One-handed violinist transcends perceived limits to become rising star in classical music realm


Adrian Anantawan is more than a rising star in the classical music world. He is a shining example of the power of perseverance in transcending perceived limits.

"I guess when you see a one-handed violinist play the Tchaikovsky violin concerto, you can always say that there's a story behind the notes," the musician said.

 Anantawan was born without a right hand. The son of parents of Thai-Chinese descent living in Ontario, Anantawan nonetheless began taking music lessons when he was nine, with a rehabilitation center in his native Toronto helping to create an adaptive device for his violin.

These experiences transformed his life. His memories of life before this point were of being "marginalized" in school for being "slightly different," he said. But his world opened when he joined a chamber orchestra at age 12 and the focus became the sound he created, rather than how he looked, he has said.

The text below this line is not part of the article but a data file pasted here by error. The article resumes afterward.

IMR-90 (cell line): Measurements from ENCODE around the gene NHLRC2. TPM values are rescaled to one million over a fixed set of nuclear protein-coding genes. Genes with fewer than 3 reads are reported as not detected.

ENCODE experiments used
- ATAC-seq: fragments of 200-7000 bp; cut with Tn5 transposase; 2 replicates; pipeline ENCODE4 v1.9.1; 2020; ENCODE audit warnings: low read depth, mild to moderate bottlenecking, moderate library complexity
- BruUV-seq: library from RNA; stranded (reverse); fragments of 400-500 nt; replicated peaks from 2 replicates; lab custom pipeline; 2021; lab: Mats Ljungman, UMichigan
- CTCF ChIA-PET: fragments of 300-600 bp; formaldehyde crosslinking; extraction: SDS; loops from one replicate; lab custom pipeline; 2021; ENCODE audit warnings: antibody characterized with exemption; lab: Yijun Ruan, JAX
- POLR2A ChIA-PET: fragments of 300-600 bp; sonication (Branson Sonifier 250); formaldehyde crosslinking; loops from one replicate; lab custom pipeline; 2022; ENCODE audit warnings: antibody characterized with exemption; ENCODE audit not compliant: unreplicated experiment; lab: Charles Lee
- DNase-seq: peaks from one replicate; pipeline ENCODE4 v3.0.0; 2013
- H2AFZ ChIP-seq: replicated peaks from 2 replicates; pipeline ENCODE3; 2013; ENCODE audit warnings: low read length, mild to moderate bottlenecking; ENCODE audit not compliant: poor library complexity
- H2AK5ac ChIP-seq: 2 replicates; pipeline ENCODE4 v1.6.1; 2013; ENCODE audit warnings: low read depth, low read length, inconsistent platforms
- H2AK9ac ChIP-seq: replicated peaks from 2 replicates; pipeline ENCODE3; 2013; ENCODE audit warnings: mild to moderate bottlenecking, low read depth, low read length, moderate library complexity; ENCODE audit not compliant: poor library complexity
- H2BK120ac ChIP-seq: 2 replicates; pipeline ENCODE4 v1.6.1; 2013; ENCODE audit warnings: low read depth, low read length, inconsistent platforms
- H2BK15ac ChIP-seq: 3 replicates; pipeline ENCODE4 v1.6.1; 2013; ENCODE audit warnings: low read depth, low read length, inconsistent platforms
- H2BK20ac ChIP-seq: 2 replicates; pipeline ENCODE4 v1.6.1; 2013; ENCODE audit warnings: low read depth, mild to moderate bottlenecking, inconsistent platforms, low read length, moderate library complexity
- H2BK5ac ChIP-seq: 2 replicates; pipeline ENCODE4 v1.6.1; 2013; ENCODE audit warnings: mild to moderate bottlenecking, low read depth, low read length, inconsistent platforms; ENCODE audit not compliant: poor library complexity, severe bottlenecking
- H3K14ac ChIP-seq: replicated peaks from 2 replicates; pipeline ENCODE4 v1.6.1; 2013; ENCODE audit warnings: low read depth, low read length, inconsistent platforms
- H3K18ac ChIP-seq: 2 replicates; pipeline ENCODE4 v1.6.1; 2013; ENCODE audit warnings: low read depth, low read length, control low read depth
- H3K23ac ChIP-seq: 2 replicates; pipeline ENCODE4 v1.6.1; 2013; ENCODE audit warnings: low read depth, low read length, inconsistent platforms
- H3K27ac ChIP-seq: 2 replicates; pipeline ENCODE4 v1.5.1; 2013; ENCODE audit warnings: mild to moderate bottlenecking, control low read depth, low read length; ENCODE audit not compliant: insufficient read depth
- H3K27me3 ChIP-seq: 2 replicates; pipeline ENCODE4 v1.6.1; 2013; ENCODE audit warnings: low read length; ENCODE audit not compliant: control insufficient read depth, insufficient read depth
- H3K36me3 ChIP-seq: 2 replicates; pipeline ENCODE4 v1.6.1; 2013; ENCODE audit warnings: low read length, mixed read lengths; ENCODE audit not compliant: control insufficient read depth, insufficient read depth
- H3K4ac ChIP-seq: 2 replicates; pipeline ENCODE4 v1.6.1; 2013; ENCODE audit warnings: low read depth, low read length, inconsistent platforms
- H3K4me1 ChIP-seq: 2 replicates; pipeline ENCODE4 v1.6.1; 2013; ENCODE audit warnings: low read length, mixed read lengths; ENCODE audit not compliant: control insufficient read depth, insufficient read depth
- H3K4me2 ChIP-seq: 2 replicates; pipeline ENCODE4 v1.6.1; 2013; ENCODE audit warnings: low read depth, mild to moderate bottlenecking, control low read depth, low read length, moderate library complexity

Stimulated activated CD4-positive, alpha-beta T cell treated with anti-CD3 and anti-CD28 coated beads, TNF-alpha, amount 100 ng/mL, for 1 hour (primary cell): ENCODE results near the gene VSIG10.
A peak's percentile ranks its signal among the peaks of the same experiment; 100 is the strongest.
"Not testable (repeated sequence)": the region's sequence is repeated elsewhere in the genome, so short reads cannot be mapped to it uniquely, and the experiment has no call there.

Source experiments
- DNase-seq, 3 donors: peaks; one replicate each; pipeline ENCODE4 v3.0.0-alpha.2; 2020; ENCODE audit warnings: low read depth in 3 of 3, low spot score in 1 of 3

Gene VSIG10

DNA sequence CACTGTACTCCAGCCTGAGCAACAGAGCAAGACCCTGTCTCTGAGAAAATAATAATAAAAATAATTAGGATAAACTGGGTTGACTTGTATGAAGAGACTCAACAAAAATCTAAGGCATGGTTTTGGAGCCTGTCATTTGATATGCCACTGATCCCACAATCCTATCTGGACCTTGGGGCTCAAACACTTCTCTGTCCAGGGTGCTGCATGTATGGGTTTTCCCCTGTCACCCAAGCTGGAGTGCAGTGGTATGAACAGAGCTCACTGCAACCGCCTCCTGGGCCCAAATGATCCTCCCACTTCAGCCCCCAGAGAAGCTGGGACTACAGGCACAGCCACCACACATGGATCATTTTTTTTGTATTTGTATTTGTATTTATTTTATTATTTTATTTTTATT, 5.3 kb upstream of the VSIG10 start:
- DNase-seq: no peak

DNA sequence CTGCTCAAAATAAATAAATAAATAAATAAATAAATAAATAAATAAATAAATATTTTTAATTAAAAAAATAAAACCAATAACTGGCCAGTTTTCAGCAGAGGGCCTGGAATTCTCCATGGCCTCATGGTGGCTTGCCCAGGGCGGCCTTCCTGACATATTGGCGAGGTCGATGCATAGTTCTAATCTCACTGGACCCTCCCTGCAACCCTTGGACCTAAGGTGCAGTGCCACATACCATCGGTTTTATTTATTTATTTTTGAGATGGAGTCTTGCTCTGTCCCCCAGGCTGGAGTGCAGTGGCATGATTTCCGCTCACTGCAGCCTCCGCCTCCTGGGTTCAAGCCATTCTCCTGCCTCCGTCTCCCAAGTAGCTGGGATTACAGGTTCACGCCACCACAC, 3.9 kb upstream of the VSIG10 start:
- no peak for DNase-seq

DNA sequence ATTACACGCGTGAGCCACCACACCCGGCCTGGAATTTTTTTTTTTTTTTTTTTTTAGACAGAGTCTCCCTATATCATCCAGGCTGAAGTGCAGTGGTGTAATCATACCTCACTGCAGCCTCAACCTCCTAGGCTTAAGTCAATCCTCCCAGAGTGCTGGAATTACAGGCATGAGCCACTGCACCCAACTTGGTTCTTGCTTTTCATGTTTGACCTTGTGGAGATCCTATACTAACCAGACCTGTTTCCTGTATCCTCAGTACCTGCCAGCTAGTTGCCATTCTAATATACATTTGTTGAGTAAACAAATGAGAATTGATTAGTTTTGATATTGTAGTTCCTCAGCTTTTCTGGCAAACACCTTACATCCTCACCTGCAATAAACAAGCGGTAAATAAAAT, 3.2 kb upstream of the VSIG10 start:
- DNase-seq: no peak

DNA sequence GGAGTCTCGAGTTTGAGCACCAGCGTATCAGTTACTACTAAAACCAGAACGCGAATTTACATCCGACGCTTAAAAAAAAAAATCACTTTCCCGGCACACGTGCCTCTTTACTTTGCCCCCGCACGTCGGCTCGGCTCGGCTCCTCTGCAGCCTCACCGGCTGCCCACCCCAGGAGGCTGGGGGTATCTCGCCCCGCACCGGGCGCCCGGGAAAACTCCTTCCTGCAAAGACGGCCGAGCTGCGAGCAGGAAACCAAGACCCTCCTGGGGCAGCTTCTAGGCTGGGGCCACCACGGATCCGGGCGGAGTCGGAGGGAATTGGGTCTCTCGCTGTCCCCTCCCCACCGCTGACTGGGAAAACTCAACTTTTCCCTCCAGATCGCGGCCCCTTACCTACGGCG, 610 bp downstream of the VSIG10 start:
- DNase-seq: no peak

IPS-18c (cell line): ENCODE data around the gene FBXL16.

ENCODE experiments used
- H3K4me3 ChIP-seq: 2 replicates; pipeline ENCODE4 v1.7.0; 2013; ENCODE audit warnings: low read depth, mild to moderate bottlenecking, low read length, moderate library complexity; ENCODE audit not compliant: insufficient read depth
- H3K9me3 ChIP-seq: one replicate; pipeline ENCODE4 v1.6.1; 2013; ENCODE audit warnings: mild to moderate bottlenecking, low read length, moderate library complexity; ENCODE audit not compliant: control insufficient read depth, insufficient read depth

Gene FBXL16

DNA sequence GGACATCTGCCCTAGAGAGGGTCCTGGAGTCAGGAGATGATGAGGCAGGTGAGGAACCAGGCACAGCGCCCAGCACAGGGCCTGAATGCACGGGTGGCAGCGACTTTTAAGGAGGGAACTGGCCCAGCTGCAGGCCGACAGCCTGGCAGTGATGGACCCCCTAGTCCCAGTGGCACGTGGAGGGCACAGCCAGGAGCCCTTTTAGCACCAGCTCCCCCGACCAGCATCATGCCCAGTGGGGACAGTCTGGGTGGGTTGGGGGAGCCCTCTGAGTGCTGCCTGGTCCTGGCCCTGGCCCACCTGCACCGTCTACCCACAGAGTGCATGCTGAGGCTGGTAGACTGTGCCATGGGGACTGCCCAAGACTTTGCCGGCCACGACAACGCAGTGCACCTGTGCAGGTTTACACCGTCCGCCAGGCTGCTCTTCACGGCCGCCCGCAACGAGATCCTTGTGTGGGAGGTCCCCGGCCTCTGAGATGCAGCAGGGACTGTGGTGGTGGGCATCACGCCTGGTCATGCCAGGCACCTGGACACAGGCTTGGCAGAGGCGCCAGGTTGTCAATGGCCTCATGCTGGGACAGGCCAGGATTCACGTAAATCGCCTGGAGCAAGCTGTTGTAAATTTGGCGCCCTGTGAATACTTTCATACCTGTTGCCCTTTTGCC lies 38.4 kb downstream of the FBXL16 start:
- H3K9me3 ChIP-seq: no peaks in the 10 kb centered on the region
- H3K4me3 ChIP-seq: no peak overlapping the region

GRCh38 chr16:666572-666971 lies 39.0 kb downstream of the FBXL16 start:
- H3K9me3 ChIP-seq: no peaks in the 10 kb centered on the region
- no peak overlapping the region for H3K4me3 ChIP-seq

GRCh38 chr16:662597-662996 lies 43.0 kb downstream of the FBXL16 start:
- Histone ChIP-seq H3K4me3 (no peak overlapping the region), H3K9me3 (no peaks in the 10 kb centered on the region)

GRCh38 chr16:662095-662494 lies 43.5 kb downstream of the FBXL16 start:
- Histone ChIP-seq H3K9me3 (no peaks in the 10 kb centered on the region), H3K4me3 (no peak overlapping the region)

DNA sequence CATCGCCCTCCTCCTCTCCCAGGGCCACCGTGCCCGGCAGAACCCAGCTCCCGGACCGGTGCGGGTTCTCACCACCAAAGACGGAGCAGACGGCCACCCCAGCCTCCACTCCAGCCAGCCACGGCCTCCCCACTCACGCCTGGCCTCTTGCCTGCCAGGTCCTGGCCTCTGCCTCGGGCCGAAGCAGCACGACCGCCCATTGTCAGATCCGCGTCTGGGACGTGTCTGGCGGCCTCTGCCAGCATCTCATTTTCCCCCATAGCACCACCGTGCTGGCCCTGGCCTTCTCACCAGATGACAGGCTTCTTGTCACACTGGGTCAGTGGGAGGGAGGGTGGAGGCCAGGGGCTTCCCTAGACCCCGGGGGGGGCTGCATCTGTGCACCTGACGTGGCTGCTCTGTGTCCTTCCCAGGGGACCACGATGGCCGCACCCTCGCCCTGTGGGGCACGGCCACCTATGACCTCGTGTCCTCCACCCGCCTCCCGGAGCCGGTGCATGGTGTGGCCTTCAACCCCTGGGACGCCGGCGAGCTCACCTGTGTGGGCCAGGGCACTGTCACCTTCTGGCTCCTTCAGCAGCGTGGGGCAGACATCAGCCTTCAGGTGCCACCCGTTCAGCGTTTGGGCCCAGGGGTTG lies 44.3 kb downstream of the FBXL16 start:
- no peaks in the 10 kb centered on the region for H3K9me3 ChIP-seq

Fast-forward eleven years and his musical exploration would bring him to a solo debut performance, playing Tchaikovsky's Violin Concerto with the Toronto Symphony Orchestra. The performance was captured in a Canadian Broadcasting Corporation documentary, "Adrian Anantawan: The Story Behind the Notes."

Next came entrance to Philadelphia's prestigious Curtis Institute of Music for a bachelor's degree, and later to Yale University, where he received his master's degree in music in 2006.

Since then, his professional career has included performances at the Athens 2006 SummeOlympic Games and Vancouver 2010 Winter Olympic Games, Carnegie Hall, the Kennedy Center in Washington D.C., and the Aspen Music Festival. He has performed extensively in Canada as a soloist with the Orchestras of Toronto, Nova Scotia, Winnipeg, Saskatoon, Montreal, Edmonton and Vancouver.

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